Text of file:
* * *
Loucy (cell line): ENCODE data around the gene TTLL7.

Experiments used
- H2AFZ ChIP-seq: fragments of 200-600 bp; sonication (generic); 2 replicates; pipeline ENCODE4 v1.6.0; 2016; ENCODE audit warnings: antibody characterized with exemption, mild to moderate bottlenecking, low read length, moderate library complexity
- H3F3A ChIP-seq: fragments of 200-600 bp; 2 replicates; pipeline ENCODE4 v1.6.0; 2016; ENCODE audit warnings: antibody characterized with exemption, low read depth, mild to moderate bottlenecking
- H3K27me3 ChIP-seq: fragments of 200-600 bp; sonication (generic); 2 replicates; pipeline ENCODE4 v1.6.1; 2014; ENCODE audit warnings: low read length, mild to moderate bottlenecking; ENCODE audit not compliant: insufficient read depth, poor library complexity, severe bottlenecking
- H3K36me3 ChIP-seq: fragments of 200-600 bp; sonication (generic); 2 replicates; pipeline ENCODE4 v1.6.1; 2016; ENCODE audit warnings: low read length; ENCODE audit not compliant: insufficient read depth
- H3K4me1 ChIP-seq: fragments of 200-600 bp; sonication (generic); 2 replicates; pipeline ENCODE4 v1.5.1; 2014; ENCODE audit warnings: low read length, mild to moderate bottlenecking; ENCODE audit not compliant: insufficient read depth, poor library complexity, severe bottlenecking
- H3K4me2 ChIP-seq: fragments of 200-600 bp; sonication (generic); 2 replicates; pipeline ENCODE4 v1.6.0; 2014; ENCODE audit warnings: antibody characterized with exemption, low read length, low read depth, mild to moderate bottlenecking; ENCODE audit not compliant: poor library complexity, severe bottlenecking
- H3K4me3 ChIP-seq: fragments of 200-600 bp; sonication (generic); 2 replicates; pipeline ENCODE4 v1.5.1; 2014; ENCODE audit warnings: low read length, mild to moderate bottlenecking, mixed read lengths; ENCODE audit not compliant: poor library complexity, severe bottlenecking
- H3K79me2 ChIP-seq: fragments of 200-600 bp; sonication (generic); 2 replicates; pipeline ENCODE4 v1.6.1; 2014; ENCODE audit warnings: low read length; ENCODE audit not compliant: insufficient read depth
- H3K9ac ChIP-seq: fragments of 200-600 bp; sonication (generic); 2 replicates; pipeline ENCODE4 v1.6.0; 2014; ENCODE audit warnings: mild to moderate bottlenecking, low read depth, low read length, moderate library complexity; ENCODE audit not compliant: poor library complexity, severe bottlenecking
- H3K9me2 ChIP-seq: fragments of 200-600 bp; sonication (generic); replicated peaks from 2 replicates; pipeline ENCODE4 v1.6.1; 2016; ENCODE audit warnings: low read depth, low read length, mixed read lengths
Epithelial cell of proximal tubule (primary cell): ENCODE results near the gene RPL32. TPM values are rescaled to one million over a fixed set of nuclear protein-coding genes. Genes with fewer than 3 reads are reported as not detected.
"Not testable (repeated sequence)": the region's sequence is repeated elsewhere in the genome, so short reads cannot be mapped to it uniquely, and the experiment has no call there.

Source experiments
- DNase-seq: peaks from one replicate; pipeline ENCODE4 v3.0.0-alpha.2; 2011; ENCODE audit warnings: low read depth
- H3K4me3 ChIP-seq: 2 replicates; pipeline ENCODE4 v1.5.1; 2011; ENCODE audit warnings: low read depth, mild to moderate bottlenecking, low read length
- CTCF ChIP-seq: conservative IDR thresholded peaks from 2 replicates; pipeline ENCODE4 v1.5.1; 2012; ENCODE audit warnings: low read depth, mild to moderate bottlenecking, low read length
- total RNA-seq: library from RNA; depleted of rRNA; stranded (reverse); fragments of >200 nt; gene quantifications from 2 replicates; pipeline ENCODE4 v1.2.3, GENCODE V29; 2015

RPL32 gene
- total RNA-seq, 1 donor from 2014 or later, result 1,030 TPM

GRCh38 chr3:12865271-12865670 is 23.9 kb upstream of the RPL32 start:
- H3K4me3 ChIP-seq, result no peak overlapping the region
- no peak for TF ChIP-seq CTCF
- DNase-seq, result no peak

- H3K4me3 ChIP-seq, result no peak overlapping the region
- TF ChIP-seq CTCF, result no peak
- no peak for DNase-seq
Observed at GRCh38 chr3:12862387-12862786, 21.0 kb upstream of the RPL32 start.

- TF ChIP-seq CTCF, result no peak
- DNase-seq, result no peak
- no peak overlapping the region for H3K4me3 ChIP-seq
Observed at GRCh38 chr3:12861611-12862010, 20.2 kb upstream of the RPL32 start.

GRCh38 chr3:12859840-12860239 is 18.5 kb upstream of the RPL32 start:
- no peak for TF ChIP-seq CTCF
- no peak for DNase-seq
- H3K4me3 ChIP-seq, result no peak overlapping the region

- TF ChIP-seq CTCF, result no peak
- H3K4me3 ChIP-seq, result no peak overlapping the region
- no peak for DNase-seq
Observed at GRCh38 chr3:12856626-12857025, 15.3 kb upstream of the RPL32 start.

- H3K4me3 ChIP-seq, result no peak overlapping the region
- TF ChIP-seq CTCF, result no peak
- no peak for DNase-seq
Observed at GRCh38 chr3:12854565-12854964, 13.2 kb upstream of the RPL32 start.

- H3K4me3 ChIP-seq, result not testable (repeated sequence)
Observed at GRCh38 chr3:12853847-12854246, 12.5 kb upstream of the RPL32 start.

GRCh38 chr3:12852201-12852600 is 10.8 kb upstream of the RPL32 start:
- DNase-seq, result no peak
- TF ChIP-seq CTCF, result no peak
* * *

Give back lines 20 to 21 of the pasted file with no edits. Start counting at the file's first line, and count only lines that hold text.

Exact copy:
RPL32 gene
- total RNA-seq, 1 donor from 2014 or later, result 1,030 TPM